The Contrast


In 1971 Copenhagen was suffering from a housing shortage and citizens, were forced to seek another means of accommodation. This led a group of young activists to break down the fence enclosing the abandoned Bådsmandsstræde Barracks. The invasion comes in the wake of a severe residence crisis in Copenhagen, with young people in large numbers being unable to find a place to live. The activists found the free-town of Christiania, based on the main concept of “a self-governing society in which each individual can develop freely while observing responsibility towards the community”. In this sense, Christiania was thought to be – and to quite an impressive extent did become – a liberal-socialist utopia. At the heart of Christiania lay the principle of self-discipline. There was no law and no justice system – each individual was to be trusted, and expected to respect the community, but would otherwise be free to do as (s)he pleased.

Last year, Christiania celebrated their 45th anniversary of the day that squatters – known as slumstormerene – broke down the barricades of an abandoned military base, creatively activating disused spaces in a time when living conditions were poor. In 1973, the Social Democratic government gave Christiania the official temporary status of “social experiment” – a term that many criticized as its residents had not agreed to participate. Nonetheless, this ruling allowed Christiania to persist, and a majority vote in parliament in 1989 set the Christiania Law in stone, legalising the squat.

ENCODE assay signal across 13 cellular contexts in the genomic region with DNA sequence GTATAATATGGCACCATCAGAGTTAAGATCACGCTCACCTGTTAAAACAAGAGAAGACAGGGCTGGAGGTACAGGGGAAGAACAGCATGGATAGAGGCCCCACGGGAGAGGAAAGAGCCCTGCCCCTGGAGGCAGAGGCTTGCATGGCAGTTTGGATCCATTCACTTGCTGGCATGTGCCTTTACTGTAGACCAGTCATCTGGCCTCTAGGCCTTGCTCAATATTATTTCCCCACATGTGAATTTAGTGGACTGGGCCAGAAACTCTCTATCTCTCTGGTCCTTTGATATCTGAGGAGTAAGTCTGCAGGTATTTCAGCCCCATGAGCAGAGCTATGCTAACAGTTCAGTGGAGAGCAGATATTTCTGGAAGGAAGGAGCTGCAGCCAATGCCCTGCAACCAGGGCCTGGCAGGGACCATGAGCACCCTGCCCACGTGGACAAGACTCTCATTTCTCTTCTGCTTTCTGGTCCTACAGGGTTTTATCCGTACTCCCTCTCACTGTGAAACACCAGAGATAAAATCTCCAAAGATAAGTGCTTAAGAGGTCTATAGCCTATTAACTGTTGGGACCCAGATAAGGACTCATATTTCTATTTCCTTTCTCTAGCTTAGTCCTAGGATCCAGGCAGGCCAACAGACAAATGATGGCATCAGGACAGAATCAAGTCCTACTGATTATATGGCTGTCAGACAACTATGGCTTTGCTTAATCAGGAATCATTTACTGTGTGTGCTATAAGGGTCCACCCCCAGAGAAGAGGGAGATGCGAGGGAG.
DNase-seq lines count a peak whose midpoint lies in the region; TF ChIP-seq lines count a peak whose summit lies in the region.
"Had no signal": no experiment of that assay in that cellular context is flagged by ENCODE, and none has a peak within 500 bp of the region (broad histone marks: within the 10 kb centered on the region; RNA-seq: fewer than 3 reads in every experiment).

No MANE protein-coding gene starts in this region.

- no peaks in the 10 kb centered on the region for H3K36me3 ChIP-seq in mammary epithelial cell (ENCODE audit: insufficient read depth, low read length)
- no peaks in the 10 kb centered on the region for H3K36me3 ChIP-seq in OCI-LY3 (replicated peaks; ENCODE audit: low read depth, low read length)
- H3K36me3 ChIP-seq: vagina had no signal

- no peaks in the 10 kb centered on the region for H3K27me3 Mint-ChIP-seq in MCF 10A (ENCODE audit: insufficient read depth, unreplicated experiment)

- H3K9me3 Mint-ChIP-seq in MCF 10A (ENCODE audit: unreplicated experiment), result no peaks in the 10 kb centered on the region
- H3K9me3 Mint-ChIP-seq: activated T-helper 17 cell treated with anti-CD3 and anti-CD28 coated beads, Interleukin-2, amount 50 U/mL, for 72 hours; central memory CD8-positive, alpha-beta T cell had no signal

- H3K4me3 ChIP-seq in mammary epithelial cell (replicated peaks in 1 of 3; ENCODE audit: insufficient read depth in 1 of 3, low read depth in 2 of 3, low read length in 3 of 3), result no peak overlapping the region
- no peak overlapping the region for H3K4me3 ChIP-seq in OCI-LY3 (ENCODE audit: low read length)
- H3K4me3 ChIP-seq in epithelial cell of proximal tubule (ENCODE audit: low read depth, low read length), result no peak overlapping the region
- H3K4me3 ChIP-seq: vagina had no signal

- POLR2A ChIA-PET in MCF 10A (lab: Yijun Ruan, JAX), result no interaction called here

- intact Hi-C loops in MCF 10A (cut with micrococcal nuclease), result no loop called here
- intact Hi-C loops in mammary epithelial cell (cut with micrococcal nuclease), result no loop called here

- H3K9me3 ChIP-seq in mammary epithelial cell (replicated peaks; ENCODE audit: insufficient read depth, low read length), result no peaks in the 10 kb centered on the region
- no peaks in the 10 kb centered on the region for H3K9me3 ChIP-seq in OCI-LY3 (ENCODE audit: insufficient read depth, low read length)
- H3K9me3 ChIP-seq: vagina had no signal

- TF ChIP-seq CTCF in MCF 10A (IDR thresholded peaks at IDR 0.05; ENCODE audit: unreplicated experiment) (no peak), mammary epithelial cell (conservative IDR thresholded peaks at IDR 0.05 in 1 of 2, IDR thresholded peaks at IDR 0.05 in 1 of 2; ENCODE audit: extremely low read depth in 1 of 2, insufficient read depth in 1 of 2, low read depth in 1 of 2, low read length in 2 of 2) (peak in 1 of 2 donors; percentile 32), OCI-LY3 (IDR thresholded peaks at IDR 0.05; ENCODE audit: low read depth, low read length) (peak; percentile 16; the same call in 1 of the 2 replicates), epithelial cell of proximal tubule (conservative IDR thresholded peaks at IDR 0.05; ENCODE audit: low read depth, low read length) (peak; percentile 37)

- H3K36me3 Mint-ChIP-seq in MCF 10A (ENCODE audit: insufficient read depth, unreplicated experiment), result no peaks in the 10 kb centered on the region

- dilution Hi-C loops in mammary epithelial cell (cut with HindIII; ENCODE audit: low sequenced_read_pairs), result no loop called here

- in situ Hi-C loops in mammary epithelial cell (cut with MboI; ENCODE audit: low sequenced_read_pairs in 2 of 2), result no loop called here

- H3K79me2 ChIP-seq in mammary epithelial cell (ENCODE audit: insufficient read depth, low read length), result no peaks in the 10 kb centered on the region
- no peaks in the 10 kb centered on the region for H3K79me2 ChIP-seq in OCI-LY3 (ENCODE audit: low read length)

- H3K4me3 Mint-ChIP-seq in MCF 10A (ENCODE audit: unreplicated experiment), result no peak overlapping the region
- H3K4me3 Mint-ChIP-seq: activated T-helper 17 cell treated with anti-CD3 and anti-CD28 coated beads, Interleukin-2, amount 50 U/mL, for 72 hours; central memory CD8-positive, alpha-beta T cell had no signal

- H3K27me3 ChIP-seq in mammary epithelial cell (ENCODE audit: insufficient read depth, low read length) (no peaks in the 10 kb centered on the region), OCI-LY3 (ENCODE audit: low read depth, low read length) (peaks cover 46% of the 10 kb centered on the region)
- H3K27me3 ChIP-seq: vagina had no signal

Christiania is regarded as prime real-estate, which saw the Danish government insist that Christiania either purchase the land or be bought out, in 2011. The prospect of ownership was unappealing based on the Christianites’ rejection of property rights. So they set up a foundation to buy the land. Many supporters of the commune jumped at the chance to “buy a little share of freedom”, more than 12.5 million kroner was raised, a mortgage was secured and Christiania was saved.

Movements like ‘Home Sweet Home’ share notable similarities to the inception of Christiania, which occupied  dormant buildings to provide accommodation for individuals, who were afflicted by housing shortages. The Irish occupation of Apollo House was only a temporary solution but it open the realms of debate once again. The Facebook page of Home Sweet Home received over 3 million views and the movement was discussed in the New York Times.

There are many ways that society and government can try to deal with homelessness. The government could utilize properties that are owned by NAMA and redevelop them to offset projected growth in homeless – instead of investing €39 million per year for families living in emergency accommodation, at hotels and B&B’s.

The government could utilize properties that are owned by NAMA and redevelop them to offset projected growth in homeless – instead of investing €39 million per year for families living in emergency accommodation, at hotels and B&B’s.

We can only speculate as to what will happen in the future, as the number of homeless increases day after day it’s hard to assume that there will be a fall in homeless figures by the end of 2017. Is it sustainable for the government to maintain spending millions on  emergency accommodation while many dormant buildings lay vacant  across the country?